How to diagnose and treat hypercholesterolemia?

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Hypercholesterolemia has no physical symptoms until a cardiovascular event occurs as a consequence.


According to the Heart Foundation, hypercholesterolemia can be prevented by following these recommendations:


Maintaining a balanced diet is essential to prevent cholesterol levels from increasing. For this, it is necessary to avoid consuming saturated fats, as is achieved by following the Mediterranean diet.

The reason is that with it, people get their fat intake from monounsaturated and polyunsaturated fatty acids found in fish and olive oil. In addition, this diet guarantees the balanced consumption of legumes, fruits, vegetables, vegetables and cereals.


In addition to monitoring and taking care of the diet, people who want to prevent the appearance of hypercholesterolemia should include a sports plan in their routine. Running, swimming, cycling or walking are some sports that can start to be practised at moderate intensity and regularly (between three and five times a week).

This way, people will contribute to the increase in good HDL cholesterol and reduce LDL, or bad cholesterol, and triglyceride levels.


After performing the physical examination and establishing the level of cholesterol in the blood, the factors that influence its increase must be determined, such as diet, the administration of a drug, the presence of a disease, and the genetic and risk factors that favour it. In addition, the development of coronary diseases is associated with hypercholesterolemia. Secondary hypercholesterolemia can also be detected by urinalysis, measuring the serum concentration of thyrotropin, glucose, and alkaline phosphatase.


Generally, all people suffering from hypercholesterolemia should follow a dietary treatment to reduce the level of LDL cholesterol, increase their physical activity and eliminate risk factors that may favour the development of associated pathologies. Pharmacological treatment is reserved for patients with a very high risk of cardiovascular disease, severe forms of hypercholesterolemia, severe secondary dyslipidemia, or who have not responded to dietary treatment. Once the treatment has been established, regular checks of the cholesterol concentration in the blood must be carried out.

dietary treatment

Its main objective is to evaluate the patient’s eating habits and establish an individualised diet, which must be seriously involved by the patient, the doctors, and the affected person’s family. In this way, we try to achieve maximum compliance with the treatment. Once the foods with a high content of saturated fat and cholesterol the patient eats have been identified, other modifiable risk factors that may associate hypercholesterolemia with other pathologies are evaluated.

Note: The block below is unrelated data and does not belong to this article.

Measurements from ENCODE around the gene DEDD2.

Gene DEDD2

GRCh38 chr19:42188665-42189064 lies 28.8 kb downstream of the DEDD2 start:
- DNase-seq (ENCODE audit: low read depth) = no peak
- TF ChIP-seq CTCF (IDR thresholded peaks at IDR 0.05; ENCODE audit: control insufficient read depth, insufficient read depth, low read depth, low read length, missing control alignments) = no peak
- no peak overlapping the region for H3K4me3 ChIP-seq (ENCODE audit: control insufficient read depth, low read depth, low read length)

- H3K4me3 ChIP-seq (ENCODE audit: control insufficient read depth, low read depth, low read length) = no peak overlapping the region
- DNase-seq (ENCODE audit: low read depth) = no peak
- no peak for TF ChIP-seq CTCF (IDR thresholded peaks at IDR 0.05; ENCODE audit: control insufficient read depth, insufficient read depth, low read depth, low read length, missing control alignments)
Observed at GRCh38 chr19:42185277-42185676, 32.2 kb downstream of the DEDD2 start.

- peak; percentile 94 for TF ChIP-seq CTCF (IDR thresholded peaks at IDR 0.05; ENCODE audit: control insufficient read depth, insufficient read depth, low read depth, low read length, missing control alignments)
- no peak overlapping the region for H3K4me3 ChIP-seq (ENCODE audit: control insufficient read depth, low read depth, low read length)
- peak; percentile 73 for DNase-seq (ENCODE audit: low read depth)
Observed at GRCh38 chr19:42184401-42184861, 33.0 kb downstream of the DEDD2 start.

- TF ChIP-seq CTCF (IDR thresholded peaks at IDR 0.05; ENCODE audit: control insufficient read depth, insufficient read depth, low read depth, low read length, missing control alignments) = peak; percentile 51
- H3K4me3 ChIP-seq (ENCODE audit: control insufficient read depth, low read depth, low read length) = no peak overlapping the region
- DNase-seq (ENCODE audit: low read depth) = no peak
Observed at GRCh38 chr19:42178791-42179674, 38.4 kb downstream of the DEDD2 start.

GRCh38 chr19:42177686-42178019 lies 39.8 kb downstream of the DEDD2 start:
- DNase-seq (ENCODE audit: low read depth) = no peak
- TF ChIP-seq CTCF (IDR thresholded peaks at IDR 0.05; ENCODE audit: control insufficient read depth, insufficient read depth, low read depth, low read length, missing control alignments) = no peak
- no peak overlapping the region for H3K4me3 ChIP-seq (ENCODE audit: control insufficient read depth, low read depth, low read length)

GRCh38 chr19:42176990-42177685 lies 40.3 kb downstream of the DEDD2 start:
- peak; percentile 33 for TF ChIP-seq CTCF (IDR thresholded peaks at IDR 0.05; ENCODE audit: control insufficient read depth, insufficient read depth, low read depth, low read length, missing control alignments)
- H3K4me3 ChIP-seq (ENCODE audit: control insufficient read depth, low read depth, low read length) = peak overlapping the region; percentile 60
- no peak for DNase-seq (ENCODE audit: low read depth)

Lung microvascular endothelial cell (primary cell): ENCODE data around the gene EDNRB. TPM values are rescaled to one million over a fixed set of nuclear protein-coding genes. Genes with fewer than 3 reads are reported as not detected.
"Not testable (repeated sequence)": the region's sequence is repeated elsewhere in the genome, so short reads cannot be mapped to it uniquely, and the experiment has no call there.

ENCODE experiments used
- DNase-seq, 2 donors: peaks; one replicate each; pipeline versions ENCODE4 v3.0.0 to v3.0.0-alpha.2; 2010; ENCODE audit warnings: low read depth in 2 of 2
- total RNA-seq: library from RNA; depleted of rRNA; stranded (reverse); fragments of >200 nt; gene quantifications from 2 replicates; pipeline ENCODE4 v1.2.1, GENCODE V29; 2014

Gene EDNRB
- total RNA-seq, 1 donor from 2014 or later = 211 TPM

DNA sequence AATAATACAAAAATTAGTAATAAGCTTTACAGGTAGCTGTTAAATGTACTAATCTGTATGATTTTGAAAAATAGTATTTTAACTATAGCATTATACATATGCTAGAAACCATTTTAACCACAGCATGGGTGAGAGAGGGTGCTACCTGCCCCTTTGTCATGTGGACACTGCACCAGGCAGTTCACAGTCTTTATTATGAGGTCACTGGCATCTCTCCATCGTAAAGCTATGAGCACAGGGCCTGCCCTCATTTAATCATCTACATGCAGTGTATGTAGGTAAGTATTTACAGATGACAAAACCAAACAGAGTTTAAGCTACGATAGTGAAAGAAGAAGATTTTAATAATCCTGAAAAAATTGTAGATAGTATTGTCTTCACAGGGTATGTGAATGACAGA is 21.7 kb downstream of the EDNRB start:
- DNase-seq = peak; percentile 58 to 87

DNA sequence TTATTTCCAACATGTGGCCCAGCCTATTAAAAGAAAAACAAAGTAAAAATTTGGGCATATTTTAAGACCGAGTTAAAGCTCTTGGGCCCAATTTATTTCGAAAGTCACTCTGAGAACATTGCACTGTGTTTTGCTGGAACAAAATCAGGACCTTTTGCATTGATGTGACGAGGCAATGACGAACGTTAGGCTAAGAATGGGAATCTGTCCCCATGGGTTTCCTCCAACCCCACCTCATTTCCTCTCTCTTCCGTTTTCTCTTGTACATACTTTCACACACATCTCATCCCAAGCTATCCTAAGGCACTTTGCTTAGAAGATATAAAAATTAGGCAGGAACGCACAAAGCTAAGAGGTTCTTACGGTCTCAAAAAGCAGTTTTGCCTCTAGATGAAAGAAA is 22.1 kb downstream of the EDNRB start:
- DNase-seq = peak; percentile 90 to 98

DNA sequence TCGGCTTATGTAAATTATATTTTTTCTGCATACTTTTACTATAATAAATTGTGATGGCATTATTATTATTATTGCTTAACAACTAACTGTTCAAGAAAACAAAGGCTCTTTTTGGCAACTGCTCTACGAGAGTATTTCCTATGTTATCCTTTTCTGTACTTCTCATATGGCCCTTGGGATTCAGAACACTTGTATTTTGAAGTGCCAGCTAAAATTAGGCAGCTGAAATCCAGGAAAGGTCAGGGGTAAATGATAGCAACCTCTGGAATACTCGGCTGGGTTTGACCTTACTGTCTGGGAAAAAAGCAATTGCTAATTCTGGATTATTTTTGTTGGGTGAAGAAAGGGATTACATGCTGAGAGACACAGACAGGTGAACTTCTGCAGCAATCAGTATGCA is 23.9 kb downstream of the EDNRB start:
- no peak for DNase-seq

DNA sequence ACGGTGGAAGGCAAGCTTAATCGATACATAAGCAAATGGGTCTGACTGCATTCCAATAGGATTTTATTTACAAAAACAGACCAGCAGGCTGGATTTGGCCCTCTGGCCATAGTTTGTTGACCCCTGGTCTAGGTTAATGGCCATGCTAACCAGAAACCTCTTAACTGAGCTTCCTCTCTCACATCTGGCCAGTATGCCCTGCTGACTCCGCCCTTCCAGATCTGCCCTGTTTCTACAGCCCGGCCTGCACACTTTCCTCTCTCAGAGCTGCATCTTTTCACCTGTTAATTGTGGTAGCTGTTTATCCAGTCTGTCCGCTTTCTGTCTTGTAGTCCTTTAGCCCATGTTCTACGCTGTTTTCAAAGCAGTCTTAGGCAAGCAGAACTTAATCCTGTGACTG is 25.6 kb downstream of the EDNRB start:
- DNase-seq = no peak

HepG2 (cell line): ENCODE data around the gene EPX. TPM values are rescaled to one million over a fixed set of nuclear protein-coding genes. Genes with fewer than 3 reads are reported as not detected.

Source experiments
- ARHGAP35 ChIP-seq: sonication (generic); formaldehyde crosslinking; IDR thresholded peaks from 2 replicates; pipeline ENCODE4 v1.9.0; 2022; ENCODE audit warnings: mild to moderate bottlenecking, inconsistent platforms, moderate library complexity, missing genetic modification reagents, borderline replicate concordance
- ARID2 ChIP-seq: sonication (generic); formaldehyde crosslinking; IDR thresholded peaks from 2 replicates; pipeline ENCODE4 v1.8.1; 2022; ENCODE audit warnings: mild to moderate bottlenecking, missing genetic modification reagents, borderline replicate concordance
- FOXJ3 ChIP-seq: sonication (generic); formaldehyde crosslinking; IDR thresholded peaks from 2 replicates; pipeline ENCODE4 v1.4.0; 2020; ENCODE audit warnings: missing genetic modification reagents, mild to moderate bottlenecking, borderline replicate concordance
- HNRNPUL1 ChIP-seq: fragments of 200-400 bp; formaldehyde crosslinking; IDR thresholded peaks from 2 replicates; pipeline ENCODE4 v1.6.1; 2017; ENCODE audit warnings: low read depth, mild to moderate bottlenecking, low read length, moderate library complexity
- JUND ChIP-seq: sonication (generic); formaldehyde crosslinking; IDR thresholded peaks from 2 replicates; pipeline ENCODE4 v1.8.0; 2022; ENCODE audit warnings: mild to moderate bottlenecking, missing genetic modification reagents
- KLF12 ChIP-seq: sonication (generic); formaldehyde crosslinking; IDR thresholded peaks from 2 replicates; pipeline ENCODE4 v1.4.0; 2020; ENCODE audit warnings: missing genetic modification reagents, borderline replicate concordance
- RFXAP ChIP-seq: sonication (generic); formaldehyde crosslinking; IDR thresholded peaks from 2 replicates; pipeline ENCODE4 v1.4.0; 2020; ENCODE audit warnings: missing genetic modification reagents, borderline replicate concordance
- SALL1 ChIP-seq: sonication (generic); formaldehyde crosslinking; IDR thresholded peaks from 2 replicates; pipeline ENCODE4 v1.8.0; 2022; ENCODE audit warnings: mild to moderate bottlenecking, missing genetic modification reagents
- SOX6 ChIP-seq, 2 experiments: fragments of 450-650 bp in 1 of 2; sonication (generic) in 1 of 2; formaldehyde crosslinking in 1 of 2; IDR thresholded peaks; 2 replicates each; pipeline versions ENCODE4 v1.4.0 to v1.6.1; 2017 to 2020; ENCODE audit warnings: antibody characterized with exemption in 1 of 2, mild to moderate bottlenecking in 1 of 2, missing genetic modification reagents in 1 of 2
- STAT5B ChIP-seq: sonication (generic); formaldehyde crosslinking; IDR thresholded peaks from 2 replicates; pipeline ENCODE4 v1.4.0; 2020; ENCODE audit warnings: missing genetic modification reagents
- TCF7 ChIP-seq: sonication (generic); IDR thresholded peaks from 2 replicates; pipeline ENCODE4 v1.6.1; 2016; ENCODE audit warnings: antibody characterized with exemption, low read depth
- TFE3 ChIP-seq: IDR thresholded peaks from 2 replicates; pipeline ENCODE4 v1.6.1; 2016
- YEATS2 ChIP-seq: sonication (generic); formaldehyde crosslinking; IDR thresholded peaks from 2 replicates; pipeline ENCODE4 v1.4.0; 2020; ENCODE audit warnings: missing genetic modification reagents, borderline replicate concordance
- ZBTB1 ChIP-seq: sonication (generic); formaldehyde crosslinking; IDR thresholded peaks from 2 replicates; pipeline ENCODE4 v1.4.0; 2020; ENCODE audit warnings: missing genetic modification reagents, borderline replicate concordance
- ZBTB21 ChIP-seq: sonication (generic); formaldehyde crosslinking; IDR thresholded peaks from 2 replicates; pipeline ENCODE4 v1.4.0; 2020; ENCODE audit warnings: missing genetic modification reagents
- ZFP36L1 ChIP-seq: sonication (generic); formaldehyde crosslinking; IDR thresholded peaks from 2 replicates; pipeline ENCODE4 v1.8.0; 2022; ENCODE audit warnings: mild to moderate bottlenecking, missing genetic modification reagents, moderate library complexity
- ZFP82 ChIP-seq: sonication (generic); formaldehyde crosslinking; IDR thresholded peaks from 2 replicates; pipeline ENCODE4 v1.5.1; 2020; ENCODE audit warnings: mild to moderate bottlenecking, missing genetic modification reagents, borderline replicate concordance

The diet must consider that calories from fat should not exceed 30 per cent of the total diet. Therefore, it is recommended that fats not exceed 30 per cent of the whole diet, that approximately 10 per cent of calories come from saturated fats, another 10 per cent from polyunsaturated fats and 10 per cent from monounsaturated fats. In any case, cholesterol should be less than 300 mg daily.

Three factors significantly influence the increase in cholesterol: saturated fatty acids or saturated fats, high cholesterol intake and imbalance between calorie intake and energy expenditure. The diet should be low in saturated fat and cholesterol and rich in fatty acids monounsaturated, vegetable fibre and carbohydrates. Generally, the diet reduces fat intake by 30 per cent, replacing the consumption of saturated fats with unsaturated fats. Likewise, other factors such as being overweight or having diabetes should be controlled. 


The substances most used to reduce cholesterol concentration in the blood are resins, nicotinic acid and statins. Likewise, derivatives of fabric acid, probucol, or hormone replacement therapy with estrogens can be used.


Currently, no vaccine can stop the concentration of cholesterol and, consequently, the formation of arteriosclerotic plaques. Numerous investigations try stimulating the production of specific natural antibodies against cholesterol, thus achieving anti-cholesterol immunisation. However, most specialists are sceptical.

cholesterol measurement

The total cholesterol level can be determined with a fasting blood test using the formula: LDL cholesterol = total cholesterol – HDL-cholesterol (high-density, ‘good cholesterol’) – triglycerides / 5. In the case of having suffered a recent trauma, a severe infection, a change in diet or weight loss, pregnancy or surgical intervention, it is necessary to carry out several lipid tests since their level may not correspond to the average concentrations in the patient and therefore they are little representative. Then it will be necessary to determine if it is primary or secondary hypercholesterolemia. It is also essential to consider the possible family history, which explains familial hypercholesterolemia.

This disease can be detected in newborns through a cord blood test, although this test is not entirely reliable as it has many false positives. Also, treatment in children should be postponed until the second year of life. Although there is no minimum recommended cholesterol level, the level above which the risk of coronary heart disease increases is known.

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